Tamburini isn’t yet sure how many venues he’ll end up partnering with, but he’s already spoken with several. There are at least a dozen ax-throwing venues in Washington, all of which opened within the past four years.
Before opening Jumping Jackalope, Tamburini spent three years working at ax-throwing venues in other states, where alcohol is allowed. During that time, he said there were never any safety problems. The typical length of an ax-throwing session is 45 minutes, which he credits with preventing patrons from getting too drunk. He said a beer or two can even help relax players who are nervous and help them throw more accurately.
If he is able to persuade the liquor board to grant him an alcohol license, Tamburini said he won’t serve hard alcohol and will limit patrons to two drinks.
“Who gets drunk with two beers?” he said.
Ax throwing has its origins in traditional lumberjack games, but over the past decade it has grown in popularity as an urban recreational activity. Tamburini is a huge proponent of the sport, and highlighted it as a gender-inclusive community with benefits for mental and physical health.
Tamburini is excited to see the sport grow, but worries that venues’ inability to sell alcohol will make it difficult to expand in Washington. When he worked at ax-throwing venues in other states, he estimated that alcohol sales accounted for as much as 20% of overall profits.
Baysinger has similar concerns.
“When you take away 10% to 20% of our potential sales … yeah, it hurts, it hurts a lot,” he said.
While Baysinger and Tamburini are gearing up for legal action, some ax-throwing venue owners have taken a slightly different approach.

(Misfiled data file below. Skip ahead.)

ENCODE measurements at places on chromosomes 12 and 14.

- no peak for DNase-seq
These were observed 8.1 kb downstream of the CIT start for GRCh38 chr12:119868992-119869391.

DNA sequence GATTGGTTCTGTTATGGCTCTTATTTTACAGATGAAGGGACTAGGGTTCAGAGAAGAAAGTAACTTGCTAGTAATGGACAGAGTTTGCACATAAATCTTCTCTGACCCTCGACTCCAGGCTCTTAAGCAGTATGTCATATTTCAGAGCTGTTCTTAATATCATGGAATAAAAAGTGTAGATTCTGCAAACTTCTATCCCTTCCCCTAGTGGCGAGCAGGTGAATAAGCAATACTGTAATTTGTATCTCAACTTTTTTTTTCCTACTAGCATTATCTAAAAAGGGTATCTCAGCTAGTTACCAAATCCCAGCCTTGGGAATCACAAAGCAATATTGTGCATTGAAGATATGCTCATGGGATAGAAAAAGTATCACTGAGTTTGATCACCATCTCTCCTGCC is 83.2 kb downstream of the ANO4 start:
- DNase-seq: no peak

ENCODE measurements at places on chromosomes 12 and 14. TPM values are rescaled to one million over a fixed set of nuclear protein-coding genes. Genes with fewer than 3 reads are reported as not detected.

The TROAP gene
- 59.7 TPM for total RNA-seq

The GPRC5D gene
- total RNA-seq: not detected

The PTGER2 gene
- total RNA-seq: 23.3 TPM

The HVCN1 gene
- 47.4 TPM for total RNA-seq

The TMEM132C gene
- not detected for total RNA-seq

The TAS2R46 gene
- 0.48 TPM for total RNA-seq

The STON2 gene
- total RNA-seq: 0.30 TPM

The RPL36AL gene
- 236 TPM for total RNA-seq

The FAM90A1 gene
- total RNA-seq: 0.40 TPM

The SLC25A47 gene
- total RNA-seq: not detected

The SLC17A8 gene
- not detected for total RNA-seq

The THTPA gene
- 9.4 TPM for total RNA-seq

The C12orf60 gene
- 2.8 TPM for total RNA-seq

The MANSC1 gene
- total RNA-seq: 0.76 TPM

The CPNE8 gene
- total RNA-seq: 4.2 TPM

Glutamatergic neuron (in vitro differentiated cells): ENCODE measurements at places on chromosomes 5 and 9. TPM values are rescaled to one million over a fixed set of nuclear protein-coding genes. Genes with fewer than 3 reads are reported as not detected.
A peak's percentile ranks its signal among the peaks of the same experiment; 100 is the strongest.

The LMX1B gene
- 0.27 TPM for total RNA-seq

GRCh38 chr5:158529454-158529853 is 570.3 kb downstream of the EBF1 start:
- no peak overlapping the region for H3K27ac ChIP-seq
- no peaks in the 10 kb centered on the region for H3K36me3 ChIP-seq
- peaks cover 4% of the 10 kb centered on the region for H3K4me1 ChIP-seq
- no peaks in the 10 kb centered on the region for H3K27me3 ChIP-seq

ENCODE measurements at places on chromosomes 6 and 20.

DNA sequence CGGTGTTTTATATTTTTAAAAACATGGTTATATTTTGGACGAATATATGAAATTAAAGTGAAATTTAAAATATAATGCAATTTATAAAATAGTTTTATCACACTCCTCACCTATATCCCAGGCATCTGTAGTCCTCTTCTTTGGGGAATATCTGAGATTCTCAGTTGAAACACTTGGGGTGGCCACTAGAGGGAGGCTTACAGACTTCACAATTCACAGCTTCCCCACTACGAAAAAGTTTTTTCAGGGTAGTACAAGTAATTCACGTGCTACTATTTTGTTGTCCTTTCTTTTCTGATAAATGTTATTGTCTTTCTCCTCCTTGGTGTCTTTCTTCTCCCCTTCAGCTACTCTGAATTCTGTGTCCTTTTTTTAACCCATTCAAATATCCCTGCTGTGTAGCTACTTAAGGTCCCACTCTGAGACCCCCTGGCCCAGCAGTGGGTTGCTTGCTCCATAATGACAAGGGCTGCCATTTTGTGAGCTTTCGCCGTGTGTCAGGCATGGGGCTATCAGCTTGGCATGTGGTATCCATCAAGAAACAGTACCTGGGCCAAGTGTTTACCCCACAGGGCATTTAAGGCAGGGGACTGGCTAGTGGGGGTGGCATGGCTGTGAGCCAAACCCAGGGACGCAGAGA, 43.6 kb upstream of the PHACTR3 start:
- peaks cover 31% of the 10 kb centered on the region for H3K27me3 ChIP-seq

“It’s called the Axe Bar and it has pretty much our same logo, but it is not Bellingham AXE. It is just a bar and it’s called the Axe Bar,” said Matt Kinney, who owns Bellingham AXE. In fall 2020, Kinney applied for a license to serve alcohol at a new business called the Axe Bar, which will open in the unit directly above his axe throwing venue in Bellingham.
Both businesses are registered with Bellingham Axe LLC, but despite similarities in name, location, branding and ownership, the two are separate entities. One is for people who want to throw axes. The other will be for people who want to drink alcohol.
The liquor board doesn’t let ax throwing venues serve alcohol directly, but there’s nothing they can do to stop patrons from drinking beforehand. Kinney said his employees monitor people who come in to make sure they aren’t excessively intoxicated, and they are not permitted to bring a drink with them. But he says what they do outside of his business is ultimately out of his control.
“If they went to Bellingham Bar and Grill, and I didn’t hold their hand there and they wanted to come over here and throw an ax, I can’t parent anybody outside of this business,” Kinney said.
And if someone wants to take a break to visit a bar halfway through a match?